Women in Exile writes on their website that every woman seeking asylum in Europe has a “legitimate reason”. Since 2005 gender-specific prosecution is accepted as a reason for being accepted as a refugee in Germany. From what you’ve heard from other refugees, do women really get residence permits in those cases?

I know of only one case. You need to be lucky.

The goal of the Istanbul Convention is to prevent and combat violence against women and domestic violence. It was signed by Germany in 2011 and put into effect in 2018. However, Germany stated reservations against article 59 which allows women whose residence status depends on a marriage an autonomous residence permit if they experienced violence in the relationship and thus separated from the spouse.

So women are forced to decide between deportation and abusive relationships.

Which reasons are accepted and which not is a political decision and those decisions are often based on economic or diplomatic interests. So how do you get a residence permit if the real reasons are not accepted?

Countries considered safe by Germany, might not be safe for everyone, especially not for women. When seeking asylum, you really have to know your rights and fight for them. It’s best to be organized in a group like Women in Exile so that you can share experiences and support each other.

If refugee women are allowed to stay, how is life in Germany?

It’s difficult as your chances depend on learning the language. They call it integration but isn’t it another form of colonialization? Refugee women often end up working in the care sector and earn less money than male refugees. In the book “In our own words”, which was published by the International Women Space, one woman who came on her own to Germany says that people in Germany assume a man must have paid for her flight to Germany and – when dating – men ask her if she is only interested in getting married in order to get a residence permit. Those are just some of the daily micro-aggressions you have to deal with as a black woman in Germany.

Some studies show that remittances (money sent back to the countries of origin) are very effective in supporting the countries of origin. In contrast to “Entwicklungshilfe”, this money is not lost in corruption but gets directly to the people. Especially remittances sent by women are very reliable. Migration also has the advantage of bidirectional knowledge transfer. The climate crisis could lead to a further rise of nationalist thinking and barbarism. Some people say opening borders is the best answer to both problems. What’s your opinion on that?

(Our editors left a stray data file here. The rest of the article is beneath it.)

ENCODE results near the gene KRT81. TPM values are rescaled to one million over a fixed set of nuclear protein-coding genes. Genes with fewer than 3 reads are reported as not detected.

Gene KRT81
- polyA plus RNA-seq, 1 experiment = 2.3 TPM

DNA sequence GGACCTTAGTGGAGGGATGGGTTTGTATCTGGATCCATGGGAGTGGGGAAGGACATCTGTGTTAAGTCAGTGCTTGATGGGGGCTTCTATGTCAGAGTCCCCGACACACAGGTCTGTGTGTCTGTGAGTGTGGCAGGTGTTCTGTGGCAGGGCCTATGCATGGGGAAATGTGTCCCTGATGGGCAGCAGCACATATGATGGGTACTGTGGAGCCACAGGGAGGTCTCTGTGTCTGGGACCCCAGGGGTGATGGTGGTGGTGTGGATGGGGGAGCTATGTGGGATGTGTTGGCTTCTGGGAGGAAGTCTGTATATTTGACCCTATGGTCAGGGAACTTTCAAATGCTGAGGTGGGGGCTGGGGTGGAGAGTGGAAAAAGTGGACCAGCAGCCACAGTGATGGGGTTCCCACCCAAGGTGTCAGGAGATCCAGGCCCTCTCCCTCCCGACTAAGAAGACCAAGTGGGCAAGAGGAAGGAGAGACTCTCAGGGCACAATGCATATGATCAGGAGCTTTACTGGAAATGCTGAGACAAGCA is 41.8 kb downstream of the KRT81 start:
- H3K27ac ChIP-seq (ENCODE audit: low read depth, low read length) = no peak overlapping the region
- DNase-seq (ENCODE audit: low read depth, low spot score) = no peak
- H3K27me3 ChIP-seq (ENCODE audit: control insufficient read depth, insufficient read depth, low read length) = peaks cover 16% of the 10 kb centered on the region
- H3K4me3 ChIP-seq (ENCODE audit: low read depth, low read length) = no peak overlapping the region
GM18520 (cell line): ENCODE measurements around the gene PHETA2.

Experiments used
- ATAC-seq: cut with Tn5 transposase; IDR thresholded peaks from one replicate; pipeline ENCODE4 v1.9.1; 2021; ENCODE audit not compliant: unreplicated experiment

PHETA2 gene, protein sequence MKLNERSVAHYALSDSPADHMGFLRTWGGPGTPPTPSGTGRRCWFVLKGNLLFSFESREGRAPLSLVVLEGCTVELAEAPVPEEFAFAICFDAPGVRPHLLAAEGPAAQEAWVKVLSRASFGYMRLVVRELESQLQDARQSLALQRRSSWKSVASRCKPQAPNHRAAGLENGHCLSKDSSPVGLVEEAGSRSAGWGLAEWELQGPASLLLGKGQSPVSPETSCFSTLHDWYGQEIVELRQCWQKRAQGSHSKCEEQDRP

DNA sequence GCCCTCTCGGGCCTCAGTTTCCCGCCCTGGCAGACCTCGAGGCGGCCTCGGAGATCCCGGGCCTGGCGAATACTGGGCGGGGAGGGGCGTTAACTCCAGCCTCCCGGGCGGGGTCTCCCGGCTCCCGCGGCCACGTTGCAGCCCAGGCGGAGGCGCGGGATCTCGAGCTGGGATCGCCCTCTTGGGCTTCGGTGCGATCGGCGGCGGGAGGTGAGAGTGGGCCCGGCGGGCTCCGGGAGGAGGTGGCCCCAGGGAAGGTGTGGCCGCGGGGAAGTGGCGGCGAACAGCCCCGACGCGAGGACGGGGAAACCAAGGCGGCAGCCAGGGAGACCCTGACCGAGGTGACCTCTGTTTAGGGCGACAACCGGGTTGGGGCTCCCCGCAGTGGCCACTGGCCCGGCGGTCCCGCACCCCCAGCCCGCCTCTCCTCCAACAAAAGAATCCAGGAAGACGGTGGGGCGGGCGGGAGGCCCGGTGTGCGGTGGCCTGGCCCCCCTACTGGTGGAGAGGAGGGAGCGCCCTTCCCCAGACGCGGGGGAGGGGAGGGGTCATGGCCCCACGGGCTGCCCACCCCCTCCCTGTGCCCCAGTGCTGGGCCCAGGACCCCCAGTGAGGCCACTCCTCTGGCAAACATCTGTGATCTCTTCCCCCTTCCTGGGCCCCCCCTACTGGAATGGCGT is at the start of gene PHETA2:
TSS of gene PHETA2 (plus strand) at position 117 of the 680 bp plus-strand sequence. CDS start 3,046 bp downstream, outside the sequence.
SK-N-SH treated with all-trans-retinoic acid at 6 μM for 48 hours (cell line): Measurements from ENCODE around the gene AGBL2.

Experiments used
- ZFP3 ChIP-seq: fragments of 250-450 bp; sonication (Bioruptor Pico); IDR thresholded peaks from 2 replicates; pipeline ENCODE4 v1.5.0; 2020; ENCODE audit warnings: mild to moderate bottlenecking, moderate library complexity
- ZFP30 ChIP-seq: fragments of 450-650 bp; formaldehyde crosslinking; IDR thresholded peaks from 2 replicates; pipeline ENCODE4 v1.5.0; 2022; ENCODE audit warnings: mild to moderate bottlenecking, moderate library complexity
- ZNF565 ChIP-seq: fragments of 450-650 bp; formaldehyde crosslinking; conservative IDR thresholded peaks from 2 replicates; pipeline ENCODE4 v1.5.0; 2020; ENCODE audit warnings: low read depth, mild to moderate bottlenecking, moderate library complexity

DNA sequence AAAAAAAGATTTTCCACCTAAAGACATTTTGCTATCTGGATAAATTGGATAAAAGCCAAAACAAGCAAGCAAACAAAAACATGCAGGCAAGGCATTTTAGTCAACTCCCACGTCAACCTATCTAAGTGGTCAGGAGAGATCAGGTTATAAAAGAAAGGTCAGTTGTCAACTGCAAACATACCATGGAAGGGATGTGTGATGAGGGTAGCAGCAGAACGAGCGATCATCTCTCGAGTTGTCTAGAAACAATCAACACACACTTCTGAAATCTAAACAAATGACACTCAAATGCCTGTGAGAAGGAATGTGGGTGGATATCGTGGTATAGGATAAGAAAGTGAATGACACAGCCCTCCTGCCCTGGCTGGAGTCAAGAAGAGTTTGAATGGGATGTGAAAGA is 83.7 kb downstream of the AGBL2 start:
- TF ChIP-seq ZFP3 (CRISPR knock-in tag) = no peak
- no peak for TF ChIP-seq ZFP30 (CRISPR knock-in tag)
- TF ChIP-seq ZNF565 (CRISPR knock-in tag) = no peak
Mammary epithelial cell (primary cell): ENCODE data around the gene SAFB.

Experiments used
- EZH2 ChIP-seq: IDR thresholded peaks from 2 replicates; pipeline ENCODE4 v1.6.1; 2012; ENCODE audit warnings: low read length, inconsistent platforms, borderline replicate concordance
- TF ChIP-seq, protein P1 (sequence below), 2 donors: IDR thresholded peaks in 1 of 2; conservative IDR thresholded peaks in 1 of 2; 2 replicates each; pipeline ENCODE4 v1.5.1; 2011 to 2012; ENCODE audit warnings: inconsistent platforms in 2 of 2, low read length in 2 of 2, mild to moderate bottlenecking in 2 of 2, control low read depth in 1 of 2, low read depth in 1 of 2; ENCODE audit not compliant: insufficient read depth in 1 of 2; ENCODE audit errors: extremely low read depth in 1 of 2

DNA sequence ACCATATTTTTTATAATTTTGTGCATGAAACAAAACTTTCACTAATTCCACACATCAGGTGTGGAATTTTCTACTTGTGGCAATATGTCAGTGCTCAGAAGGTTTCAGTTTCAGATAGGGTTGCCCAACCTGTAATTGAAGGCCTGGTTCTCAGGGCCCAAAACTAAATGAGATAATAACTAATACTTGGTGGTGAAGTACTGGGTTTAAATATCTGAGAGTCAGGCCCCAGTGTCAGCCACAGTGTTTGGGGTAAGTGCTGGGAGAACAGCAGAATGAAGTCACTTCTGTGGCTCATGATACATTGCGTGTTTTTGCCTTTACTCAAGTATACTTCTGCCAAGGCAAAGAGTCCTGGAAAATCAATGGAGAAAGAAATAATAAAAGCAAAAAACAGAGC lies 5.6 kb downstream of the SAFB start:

When you have to fear being deported every day, you don’t really worry about climate change. However, I agree, there are connections. Migration due to climate change might increase and it should not be illegalized. Migration will happen no matter which measures will be built against it. Informing about inhuman conditions in countries of origin and in refugee camps, undermining borders, and creating networks could be some measures to guard against barbarism. In this context, it becomes even more important to build bridges between various activist groups and not only fight racism but also show the advantages of cooperation between groups of diverse experiences, identities, and origins.

No More Moria Demo 30.01.2021 Berlin

I think Women in Exile does very important work. Are there similar self-organized refugee women groups in Germany and is there a way they can be supported?

Yes, there are other groups: FLIT Solidarity Africa in Munich, International Women Space in Berlin, “Frauen in Aktion” in Göttingen, NINA in Hamburg, and many more. There are diverse ways in which you can support us. You can come to our protests, help us organize workshops, conferences, and information campaigns, or support us in our daily struggle with German bureaucracy. Just get in contact and become a supporter, ally, or friend.

Thank you for your time, Grace.